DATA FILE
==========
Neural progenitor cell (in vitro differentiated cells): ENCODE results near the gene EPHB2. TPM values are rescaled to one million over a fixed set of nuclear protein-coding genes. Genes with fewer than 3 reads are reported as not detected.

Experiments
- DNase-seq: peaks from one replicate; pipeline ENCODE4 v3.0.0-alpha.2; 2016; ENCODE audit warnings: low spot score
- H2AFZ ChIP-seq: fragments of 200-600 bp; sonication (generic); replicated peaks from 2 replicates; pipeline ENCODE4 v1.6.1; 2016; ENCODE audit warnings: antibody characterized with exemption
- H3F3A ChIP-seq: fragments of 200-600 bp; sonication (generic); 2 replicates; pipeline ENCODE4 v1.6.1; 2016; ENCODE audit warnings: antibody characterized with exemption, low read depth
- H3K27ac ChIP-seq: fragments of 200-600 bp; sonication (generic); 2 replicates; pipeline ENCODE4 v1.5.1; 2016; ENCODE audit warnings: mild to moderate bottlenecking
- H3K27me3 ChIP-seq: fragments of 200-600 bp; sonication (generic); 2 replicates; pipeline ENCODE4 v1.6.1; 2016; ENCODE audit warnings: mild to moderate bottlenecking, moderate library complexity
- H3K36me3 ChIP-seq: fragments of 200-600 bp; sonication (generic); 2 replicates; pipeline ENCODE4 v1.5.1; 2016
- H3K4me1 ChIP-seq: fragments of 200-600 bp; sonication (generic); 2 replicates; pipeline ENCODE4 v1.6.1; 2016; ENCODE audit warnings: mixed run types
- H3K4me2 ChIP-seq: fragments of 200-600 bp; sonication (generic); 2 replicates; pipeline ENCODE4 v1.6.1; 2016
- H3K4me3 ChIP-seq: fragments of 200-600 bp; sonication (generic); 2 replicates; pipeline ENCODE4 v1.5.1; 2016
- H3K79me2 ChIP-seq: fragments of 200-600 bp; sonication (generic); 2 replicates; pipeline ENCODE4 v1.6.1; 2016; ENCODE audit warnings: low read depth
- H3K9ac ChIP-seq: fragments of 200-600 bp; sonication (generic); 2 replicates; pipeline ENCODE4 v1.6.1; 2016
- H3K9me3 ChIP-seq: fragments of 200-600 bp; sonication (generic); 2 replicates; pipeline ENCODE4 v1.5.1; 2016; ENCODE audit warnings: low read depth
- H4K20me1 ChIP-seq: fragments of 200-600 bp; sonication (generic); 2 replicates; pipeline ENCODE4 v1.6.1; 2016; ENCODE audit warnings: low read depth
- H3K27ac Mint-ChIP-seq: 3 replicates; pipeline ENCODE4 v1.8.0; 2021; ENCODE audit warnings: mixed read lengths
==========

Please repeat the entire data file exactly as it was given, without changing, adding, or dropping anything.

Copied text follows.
Neural progenitor cell (in vitro differentiated cells): ENCODE results near the gene EPHB2. TPM values are rescaled to one million over a fixed set of nuclear protein-coding genes. Genes with fewer than 3 reads are reported as not detected.

Experiments
- DNase-seq: peaks from one replicate; pipeline ENCODE4 v3.0.0-alpha.2; 2016; ENCODE audit warnings: low spot score
- H2AFZ ChIP-seq: fragments of 200-600 bp; sonication (generic); replicated peaks from 2 replicates; pipeline ENCODE4 v1.6.1; 2016; ENCODE audit warnings: antibody characterized with exemption
- H3F3A ChIP-seq: fragments of 200-600 bp; sonication (generic); 2 replicates; pipeline ENCODE4 v1.6.1; 2016; ENCODE audit warnings: antibody characterized with exemption, low read depth
- H3K27ac ChIP-seq: fragments of 200-600 bp; sonication (generic); 2 replicates; pipeline ENCODE4 v1.5.1; 2016; ENCODE audit warnings: mild to moderate bottlenecking
- H3K27me3 ChIP-seq: fragments of 200-600 bp; sonication (generic); 2 replicates; pipeline ENCODE4 v1.6.1; 2016; ENCODE audit warnings: mild to moderate bottlenecking, moderate library complexity
- H3K36me3 ChIP-seq: fragments of 200-600 bp; sonication (generic); 2 replicates; pipeline ENCODE4 v1.5.1; 2016
- H3K4me1 ChIP-seq: fragments of 200-600 bp; sonication (generic); 2 replicates; pipeline ENCODE4 v1.6.1; 2016; ENCODE audit warnings: mixed run types
- H3K4me2 ChIP-seq: fragments of 200-600 bp; sonication (generic); 2 replicates; pipeline ENCODE4 v1.6.1; 2016
- H3K4me3 ChIP-seq: fragments of 200-600 bp; sonication (generic); 2 replicates; pipeline ENCODE4 v1.5.1; 2016
- H3K79me2 ChIP-seq: fragments of 200-600 bp; sonication (generic); 2 replicates; pipeline ENCODE4 v1.6.1; 2016; ENCODE audit warnings: low read depth
- H3K9ac ChIP-seq: fragments of 200-600 bp; sonication (generic); 2 replicates; pipeline ENCODE4 v1.6.1; 2016
- H3K9me3 ChIP-seq: fragments of 200-600 bp; sonication (generic); 2 replicates; pipeline ENCODE4 v1.5.1; 2016; ENCODE audit warnings: low read depth
- H4K20me1 ChIP-seq: fragments of 200-600 bp; sonication (generic); 2 replicates; pipeline ENCODE4 v1.6.1; 2016; ENCODE audit warnings: low read depth
- H3K27ac Mint-ChIP-seq: 3 replicates; pipeline ENCODE4 v1.8.0; 2021; ENCODE audit warnings: mixed read lengths